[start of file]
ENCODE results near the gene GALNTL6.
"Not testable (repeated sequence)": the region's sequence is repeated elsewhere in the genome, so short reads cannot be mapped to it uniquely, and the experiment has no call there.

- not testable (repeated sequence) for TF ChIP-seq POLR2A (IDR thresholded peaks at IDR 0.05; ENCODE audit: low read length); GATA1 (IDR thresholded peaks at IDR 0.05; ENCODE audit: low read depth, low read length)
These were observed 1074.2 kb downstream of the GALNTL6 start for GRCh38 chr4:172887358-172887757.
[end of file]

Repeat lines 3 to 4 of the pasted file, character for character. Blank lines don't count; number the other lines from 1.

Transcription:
- not testable (repeated sequence) for TF ChIP-seq POLR2A (IDR thresholded peaks at IDR 0.05; ENCODE audit: low read length); GATA1 (IDR thresholded peaks at IDR 0.05; ENCODE audit: low read depth, low read length)
These were observed 1074.2 kb downstream of the GALNTL6 start for GRCh38 chr4:172887358-172887757.